oa Indo-Pacific Journal of Phenomenology - Using phenomenological psychology to analyse distance education students' experiences and conceptions of learning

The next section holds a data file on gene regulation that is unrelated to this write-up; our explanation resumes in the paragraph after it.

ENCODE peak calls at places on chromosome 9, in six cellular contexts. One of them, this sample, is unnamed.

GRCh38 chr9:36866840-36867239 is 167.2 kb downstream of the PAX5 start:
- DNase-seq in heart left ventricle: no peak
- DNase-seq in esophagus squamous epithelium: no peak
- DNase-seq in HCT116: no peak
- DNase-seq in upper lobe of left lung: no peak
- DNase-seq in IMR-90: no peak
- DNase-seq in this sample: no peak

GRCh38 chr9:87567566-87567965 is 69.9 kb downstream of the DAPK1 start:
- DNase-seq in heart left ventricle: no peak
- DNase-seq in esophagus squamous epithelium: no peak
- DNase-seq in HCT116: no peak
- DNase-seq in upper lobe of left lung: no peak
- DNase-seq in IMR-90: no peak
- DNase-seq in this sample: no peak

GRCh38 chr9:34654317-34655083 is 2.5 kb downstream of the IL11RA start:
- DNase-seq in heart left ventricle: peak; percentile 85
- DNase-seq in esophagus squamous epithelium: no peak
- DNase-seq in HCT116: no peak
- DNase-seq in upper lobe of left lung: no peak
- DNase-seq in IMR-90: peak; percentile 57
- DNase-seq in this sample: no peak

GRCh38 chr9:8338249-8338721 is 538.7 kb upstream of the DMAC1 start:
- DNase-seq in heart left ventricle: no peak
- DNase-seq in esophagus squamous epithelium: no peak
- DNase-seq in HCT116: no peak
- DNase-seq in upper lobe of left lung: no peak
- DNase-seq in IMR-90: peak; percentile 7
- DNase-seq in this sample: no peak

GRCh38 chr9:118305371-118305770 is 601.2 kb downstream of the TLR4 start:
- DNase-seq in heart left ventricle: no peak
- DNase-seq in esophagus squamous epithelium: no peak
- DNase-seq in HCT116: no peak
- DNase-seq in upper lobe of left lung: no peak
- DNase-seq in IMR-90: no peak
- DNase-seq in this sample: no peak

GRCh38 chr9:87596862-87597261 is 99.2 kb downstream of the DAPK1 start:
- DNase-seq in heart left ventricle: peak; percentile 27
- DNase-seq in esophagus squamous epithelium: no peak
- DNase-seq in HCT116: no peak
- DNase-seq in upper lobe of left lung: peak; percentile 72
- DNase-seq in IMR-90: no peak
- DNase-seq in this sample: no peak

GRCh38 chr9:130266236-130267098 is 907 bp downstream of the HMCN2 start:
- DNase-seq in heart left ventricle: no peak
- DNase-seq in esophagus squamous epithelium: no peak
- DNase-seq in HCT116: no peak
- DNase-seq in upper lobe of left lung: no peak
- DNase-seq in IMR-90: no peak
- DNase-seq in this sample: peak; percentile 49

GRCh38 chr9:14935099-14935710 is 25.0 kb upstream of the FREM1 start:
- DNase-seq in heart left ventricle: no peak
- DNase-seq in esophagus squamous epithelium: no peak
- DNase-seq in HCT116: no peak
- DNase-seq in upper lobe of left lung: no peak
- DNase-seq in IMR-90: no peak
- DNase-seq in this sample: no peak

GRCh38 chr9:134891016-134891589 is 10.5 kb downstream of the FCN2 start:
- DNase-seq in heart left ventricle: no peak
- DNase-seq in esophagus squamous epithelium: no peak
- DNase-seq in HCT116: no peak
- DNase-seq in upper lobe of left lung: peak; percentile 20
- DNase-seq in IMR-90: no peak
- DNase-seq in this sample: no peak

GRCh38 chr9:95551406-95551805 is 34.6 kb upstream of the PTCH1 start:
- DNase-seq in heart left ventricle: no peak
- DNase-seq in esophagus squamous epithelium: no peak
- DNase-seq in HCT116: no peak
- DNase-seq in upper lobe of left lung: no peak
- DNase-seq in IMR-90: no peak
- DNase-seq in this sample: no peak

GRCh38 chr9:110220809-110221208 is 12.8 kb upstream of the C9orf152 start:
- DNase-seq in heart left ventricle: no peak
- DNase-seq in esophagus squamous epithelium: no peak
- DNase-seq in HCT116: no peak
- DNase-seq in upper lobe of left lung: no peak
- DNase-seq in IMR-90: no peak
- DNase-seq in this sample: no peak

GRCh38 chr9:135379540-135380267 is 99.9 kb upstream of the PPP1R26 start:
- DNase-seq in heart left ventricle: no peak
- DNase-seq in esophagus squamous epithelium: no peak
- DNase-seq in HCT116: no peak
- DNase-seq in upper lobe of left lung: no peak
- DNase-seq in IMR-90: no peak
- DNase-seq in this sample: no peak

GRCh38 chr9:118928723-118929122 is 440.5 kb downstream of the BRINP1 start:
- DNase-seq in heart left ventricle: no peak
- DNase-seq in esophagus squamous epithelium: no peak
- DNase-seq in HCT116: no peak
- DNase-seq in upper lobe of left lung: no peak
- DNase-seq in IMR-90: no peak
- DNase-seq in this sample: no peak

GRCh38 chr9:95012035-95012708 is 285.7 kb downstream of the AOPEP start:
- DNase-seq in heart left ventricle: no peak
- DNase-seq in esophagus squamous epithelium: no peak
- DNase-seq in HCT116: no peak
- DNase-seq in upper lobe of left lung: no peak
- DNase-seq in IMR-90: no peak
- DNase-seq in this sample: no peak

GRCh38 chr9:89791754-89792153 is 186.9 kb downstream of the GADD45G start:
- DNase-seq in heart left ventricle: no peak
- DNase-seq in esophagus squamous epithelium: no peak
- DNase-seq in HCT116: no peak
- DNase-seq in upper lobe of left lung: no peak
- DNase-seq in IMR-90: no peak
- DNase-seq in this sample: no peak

Studies on learning have tended to endorse the importance of knowledge rather than the significance of the cultural contexts embedded in the different histories and biographies of learners. In order to investigate the relationship between these contexts and students' conceptions of learning, this study focuses on South African distance students' accounts of their personal experience and understanding of learning, using Giorgi's phenomenological psychology method to explore the learners' histories and aspirations as they construct and negotiate the meaning they attach to learning. The findings indicate that the social environment, the culture, the political milieu and economic conditions are the most important determinants of conceptions of learning, with all these multiple contexts interacting to influence students' beliefs about learning, which in turn affect their approach to learning and hence their learning outcomes. It is thus argued that, in order to facilitate distance learning, the lifeworld of the learner needs to be both understood and brought to bear on the educational process.
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